New York City isn't known for having the cleanest air, but researchers traced recent air pollution spikes there to two surprising sources — fires hundreds of miles away in Canada and the southeastern U.S.

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Environmental News for a Healthier Planet and Life
The remains of burnt out buildings are seen along Main Street in the New South Wales town of Cobargo on Dec. 31, 2019, after bushfires ravaged the town. Thousands of holidaymakers and locals were forced to flee to beaches in fire-ravaged southeast Australia. SEAN DAVEY / AFP via Getty Images

An out-of-control wildfire in the Australian state of Victoria forced thousands of people to flee towards the coast Tuesday.

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By Eoin Higgins

Australia is on fire.

The country on Saturday saw delayed flights on the second day of a national state of emergency due to raging brushfires near every major city and choked-out smoke conditions.

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Firefighters work during a wildfire threatening nearby hillside homes in the Pacific Palisades neighborhood on Oct. 21 in Los Angeles. The fire scorched at least 30 acres and prompted mandatory evacuations. Mario Tama / Getty Images

A wildfire that broke out Monday near Los Angeles' wealthy Pacific Palisades area threatened around 200 homes and injured two people, CNN reported.

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Women carrying fresh water pots walk on cracked land at a village near the Sundarban in Khulna, Bangladesh on Feb. 12, 2020. Rehman Asad / Barcroft Media via Getty Images

By Tharanga Gunawardena

Extreme climate events are increasingly threatening countries and livelihoods. Devastating natural disasters and unpredictable weather have made communities more vulnerable and impoverished, especially women. According to the United Nations, 80% of people displaced by climate change are women. But what makes them more susceptible to the effects of climate catastrophe?

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A woman watches as she takes shelter at the beach as smoke from a bushfire is seen in Batemans Bay in New South Wales on Jan. 4. PETER PARKS / AFP / Getty Images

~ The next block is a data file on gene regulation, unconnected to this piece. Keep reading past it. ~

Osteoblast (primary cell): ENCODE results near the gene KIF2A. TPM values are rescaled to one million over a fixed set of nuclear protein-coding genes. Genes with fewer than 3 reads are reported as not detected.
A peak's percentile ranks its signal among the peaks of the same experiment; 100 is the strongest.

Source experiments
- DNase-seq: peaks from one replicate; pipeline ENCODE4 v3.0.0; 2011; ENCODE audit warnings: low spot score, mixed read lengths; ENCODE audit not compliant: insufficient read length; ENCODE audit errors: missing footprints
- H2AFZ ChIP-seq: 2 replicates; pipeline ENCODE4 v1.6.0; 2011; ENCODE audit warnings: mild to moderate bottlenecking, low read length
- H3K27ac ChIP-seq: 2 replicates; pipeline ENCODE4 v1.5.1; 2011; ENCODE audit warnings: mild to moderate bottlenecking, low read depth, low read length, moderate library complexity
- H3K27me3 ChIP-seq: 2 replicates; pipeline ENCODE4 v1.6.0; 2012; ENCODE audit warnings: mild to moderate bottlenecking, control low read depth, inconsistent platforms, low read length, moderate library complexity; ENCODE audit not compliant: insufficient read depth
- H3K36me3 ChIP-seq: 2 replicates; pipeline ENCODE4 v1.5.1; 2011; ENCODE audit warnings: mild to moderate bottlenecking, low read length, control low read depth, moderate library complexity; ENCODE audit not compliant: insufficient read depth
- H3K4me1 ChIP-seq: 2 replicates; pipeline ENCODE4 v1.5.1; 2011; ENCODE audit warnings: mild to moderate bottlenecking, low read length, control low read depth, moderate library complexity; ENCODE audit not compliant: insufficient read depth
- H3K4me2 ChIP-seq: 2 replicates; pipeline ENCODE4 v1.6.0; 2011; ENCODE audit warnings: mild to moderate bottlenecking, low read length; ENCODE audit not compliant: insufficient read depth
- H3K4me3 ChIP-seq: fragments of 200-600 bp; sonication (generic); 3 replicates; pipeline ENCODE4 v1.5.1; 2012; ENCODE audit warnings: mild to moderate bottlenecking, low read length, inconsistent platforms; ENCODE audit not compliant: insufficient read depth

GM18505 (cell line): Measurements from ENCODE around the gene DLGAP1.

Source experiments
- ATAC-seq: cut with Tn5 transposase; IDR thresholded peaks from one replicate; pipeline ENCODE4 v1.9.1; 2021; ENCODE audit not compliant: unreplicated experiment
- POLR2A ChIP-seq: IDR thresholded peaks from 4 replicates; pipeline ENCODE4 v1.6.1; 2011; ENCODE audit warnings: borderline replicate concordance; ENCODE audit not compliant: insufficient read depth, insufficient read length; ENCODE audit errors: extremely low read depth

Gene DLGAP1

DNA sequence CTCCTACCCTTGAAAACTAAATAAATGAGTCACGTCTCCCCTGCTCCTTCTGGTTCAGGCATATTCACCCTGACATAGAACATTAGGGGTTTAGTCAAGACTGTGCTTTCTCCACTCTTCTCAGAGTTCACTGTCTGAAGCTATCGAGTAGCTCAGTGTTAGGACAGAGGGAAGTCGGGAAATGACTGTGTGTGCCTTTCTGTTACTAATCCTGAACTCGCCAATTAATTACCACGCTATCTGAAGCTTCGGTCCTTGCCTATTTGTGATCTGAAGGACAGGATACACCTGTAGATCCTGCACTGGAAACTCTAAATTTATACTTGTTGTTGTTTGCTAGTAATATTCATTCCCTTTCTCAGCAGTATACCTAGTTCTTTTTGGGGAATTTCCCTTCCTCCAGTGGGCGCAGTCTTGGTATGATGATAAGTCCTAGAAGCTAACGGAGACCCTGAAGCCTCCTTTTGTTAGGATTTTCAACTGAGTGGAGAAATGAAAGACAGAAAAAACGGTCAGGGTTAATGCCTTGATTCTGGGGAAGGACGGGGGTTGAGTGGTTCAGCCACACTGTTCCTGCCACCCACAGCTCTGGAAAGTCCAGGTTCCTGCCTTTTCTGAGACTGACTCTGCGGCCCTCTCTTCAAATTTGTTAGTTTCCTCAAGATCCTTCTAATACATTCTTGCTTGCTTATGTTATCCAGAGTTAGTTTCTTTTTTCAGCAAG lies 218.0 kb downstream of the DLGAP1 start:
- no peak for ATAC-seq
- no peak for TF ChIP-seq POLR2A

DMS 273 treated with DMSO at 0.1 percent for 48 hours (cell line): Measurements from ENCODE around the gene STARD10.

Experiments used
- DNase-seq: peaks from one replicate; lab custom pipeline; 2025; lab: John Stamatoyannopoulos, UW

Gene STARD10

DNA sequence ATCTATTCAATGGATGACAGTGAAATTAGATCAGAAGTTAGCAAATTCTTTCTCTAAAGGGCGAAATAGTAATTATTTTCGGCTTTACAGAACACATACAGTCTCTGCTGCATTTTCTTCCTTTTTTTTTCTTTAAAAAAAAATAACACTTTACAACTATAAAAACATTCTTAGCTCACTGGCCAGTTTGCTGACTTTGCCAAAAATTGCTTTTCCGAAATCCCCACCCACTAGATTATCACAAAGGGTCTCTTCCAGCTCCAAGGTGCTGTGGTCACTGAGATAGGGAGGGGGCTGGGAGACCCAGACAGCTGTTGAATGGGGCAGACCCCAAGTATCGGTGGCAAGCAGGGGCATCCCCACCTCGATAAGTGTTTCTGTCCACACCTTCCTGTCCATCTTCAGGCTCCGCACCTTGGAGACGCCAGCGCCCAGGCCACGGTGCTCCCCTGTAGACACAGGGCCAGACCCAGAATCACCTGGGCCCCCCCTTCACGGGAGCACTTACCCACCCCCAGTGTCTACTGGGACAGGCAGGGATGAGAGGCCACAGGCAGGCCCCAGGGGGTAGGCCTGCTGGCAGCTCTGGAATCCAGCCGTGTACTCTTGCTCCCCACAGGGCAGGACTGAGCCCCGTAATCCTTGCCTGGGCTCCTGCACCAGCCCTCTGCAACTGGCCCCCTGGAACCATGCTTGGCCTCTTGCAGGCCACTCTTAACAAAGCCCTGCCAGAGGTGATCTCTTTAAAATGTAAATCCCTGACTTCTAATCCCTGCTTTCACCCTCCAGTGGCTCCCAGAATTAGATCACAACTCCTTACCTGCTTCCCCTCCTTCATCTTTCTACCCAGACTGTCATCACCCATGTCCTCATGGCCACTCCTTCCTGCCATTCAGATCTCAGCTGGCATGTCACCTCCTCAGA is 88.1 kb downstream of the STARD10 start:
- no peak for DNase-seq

The Australian wildfires that burned for five months and destroyed millions of acres also killed 33 people. However, the smoke from the fires killed 12.6 times as many people. New research has shown that smoke from the fires killed 417 people and caused thousands of hospitalizations between October and February, as CBS News reported.

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Demonstrators hold up placards outside the Australian Open venue during a climate protest rally in Melbourne on Jan.y 24. MANAN VATSYAYANA / AFP / Getty Images

The climate crisis has now stretched Australia's summers twice as long as its winters, a new report has found.

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New and recent books explore how we can effectively respond to climate change while enhancing our health and happiness. Kei Uesugi / DigitalVision / Getty Images

A warm day in winter used to be a rare and uplifting relief.

Now such days are routine reminders of climate change – all the more foreboding when they coincide with news stories about unprecedented wildfires, record-breaking "rain bombs," or the accelerated melting of polar ice sheets.

Where, then, can one turn for hope in these dark months of the year?

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Barkandji elder Waddy Harris poses for a portrait at his home on March 5, 2019 in Wilcannia, Australia. The Barkandji people — meaning the river people — live in Wilcannia, a small town in the Central Darling Shire in north western New South Wales. Jenny Evans / Stringer / Getty Images

By Zena Cumpston

In the wake of devastating bushfires across the country, and with the prospect of losing a billion animals and some entire species, transformational change is required in the way we interact with this land.